My notes: Keep it less sweet and add a lot of nuts.
If you liked this recipe and tried in your kitchen, do write to me. I would love to hear from you.
Navratra festivities are on. As fasting and feasting continues, every kitchen is busy and sweet smelling. My mother has been fasting throughout. There has been no compromise on her part in her daily chores. Sometimes her energy and spirits at this age surprise me. In spite of severe arthritis, she is able to meet all deadlines, follow rituals, cook, shop, clean and even pamper her ever demanding grandchildren by making aloo parantha or finger chips at odd hours. Salute to thee mom!
Yesterday I made Dates Kheer for my mom. It is a simple sattvik recipe, very nutritious and energy giving. Perfect to have during fasts.

15 dates
15 almonds
3 cups toned milk
¼ teaspoon powdered nutmeg
Wash and clean the dates. Remove seeds and chop them finely.

Powder the almonds with skin in a grinder.

Take milk in a heavy bottom vessel and bring to a boil.

 Lower the heat and let it simmer for 10 minutes. Turn off the gas. Add powdered almonds and mix well.

There should be no lumps. Now add dates. Cook on low flame for about 10 minutes. Keep stirring so that the kheer does not stick to the bottom. Turn off the gas and add ground nutmeg. Serve warm.

My notes: Dates lend enough sweetness to the kheer so there is no need to add sugar. If the kheer becomes too thick, add some milk to get desired consistency. Powdered  nutmeg can be avoided to enjoy the natural flavour of dates and almonds.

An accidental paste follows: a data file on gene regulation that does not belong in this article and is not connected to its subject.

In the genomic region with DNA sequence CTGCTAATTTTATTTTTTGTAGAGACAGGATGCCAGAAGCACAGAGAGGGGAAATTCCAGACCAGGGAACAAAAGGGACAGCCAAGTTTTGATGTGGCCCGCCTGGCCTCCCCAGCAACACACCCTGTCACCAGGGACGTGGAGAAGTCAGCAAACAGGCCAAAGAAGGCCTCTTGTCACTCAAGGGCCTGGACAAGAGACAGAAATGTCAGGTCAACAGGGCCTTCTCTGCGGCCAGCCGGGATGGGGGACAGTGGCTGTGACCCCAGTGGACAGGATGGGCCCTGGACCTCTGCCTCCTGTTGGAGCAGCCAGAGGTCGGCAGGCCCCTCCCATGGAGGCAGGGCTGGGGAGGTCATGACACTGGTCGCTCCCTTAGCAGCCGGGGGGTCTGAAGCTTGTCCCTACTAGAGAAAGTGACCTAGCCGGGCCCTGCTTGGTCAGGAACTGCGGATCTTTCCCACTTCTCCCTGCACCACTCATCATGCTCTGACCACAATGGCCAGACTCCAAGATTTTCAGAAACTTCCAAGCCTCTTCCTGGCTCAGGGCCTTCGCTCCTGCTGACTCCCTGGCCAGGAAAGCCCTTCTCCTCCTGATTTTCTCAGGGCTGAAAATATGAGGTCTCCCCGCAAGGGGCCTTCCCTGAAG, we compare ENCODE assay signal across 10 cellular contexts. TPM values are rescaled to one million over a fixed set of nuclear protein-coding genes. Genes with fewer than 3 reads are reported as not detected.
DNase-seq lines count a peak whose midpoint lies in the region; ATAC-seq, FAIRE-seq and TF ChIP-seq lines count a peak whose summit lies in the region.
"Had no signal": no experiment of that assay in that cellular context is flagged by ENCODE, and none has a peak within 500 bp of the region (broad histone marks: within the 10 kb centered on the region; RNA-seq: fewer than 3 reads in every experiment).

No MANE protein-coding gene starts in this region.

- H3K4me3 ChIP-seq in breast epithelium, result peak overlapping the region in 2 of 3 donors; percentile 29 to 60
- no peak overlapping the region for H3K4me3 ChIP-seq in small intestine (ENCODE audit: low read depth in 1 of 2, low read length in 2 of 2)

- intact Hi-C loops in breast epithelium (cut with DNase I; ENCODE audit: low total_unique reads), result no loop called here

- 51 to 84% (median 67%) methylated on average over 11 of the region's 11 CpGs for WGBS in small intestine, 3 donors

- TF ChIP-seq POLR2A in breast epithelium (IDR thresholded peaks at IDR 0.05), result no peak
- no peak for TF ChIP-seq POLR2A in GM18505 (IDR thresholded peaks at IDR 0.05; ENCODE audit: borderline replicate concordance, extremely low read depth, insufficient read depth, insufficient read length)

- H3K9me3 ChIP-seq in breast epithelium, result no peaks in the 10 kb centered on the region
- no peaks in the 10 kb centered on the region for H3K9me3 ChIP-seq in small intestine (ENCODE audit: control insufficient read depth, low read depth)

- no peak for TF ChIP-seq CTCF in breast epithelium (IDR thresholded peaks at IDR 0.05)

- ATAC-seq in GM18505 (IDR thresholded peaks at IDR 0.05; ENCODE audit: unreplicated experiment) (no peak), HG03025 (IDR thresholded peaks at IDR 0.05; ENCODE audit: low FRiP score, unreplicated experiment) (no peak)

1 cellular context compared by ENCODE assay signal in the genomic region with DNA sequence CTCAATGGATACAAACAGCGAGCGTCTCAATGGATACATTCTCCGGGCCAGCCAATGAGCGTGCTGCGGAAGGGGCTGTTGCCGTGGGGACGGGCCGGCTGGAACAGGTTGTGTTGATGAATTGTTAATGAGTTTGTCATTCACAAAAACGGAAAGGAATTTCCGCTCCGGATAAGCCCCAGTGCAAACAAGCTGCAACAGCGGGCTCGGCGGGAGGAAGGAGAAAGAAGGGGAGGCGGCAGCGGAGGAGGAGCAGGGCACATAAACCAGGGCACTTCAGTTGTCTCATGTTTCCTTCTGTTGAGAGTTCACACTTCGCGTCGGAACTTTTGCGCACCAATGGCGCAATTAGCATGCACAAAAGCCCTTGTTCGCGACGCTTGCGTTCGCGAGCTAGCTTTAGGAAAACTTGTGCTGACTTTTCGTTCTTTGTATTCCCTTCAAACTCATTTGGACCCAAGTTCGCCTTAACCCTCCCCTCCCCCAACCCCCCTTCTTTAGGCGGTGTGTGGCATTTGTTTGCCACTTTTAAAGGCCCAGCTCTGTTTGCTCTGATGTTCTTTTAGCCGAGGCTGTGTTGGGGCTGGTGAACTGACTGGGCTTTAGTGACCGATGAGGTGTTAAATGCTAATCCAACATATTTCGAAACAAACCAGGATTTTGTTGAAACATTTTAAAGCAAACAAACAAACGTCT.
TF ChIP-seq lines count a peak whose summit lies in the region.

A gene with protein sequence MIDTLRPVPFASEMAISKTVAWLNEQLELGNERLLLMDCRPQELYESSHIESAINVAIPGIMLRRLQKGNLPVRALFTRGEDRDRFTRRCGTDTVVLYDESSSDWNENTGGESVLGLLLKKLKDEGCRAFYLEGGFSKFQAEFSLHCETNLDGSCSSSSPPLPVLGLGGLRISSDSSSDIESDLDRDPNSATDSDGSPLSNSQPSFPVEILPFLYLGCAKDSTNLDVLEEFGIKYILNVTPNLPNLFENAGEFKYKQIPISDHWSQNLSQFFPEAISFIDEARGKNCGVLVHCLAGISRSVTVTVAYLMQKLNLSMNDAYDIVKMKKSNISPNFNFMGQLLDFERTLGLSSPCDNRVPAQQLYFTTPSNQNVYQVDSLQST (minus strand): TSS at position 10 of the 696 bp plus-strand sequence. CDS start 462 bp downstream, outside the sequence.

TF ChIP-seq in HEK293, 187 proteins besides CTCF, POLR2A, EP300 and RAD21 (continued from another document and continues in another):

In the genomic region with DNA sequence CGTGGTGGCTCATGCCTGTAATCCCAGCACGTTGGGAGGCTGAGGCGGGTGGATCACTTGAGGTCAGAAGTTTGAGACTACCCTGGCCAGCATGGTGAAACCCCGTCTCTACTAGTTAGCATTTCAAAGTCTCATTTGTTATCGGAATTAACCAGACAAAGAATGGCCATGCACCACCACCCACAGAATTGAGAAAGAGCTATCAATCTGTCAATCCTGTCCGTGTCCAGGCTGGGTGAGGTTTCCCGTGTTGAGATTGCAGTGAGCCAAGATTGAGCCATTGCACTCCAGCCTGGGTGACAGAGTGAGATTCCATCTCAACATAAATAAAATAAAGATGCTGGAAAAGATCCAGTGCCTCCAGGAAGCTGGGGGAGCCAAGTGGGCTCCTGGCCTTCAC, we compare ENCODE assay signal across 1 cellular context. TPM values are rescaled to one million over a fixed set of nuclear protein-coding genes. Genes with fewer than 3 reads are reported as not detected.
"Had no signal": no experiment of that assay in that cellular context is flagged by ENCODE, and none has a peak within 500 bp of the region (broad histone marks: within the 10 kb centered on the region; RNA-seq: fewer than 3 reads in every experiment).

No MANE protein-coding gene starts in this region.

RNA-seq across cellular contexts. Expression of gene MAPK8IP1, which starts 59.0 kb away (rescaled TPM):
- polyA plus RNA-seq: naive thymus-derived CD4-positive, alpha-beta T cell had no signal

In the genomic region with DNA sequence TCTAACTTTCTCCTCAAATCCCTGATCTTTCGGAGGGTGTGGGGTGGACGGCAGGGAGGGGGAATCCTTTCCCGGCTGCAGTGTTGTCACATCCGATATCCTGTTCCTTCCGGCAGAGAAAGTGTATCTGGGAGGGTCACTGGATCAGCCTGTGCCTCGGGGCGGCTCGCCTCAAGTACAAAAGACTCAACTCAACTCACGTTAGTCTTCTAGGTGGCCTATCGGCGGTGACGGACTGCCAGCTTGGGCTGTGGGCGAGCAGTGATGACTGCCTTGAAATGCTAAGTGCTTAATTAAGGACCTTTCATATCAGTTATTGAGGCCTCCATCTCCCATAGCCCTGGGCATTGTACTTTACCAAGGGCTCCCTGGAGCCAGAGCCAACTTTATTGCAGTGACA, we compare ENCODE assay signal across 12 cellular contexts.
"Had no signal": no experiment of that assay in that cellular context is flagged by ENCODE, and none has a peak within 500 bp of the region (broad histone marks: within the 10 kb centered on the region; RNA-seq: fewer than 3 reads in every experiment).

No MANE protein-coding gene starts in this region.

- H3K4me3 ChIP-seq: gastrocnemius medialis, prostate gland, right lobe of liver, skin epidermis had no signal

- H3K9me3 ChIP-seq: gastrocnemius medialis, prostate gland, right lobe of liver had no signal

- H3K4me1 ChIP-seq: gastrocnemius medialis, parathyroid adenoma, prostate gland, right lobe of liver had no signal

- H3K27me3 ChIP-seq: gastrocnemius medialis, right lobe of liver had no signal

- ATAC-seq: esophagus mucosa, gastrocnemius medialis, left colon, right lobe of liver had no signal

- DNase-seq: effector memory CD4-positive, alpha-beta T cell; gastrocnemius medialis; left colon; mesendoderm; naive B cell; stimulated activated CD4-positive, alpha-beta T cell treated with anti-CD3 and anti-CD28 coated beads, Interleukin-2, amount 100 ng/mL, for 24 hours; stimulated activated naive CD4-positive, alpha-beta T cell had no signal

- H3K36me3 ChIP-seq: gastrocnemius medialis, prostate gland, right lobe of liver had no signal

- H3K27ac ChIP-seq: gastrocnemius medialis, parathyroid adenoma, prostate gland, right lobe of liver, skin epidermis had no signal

There is something special about autumn. Besides the clear blue skies, bright Sun, and natural beauty that adorns the Earth, a strange divinity and spirituality suffuses the atmosphere. Navratras (nine sacred nights), fall in autumn. Navratras, observed twice in a year (autumn and spring) mark the transition in seasons, summer to winter and winter to summer. According to Indic thought, this transition period in nature spans roughly nine days and nights. During these nine sacred nights, fasts are observed for purification – both physical and ethereal. During this period, weather changes and various energies of creation move from imbalances towards a new normalcy. Since we are an integral part of the creation, the prana shakti inside our body undergoes a process of re-alignment from imbalance to a new balance for the new season. For this, the body has to be kept light. According to Ayurveda, during this time, one should consume simple natural food in minimal quantities to rid the body of toxins. Such food nourishes both body, and soul.
In our family, very simple and bland food is had during these days. Idea is to have a nourishing meal without taxing the system. My mother religiously observes fasts which are broken with very simple food. Badam kheer is often made in our home during Navratra festivities. It is a simple dish with all the goodness of almonds. Here goes the recipe-

½ cup almonds
2 cups toned milk
5-6 cardamoms (powder the seeds)
10-12 strands of saffron
1 tablespoon pure ghee (clarified butter)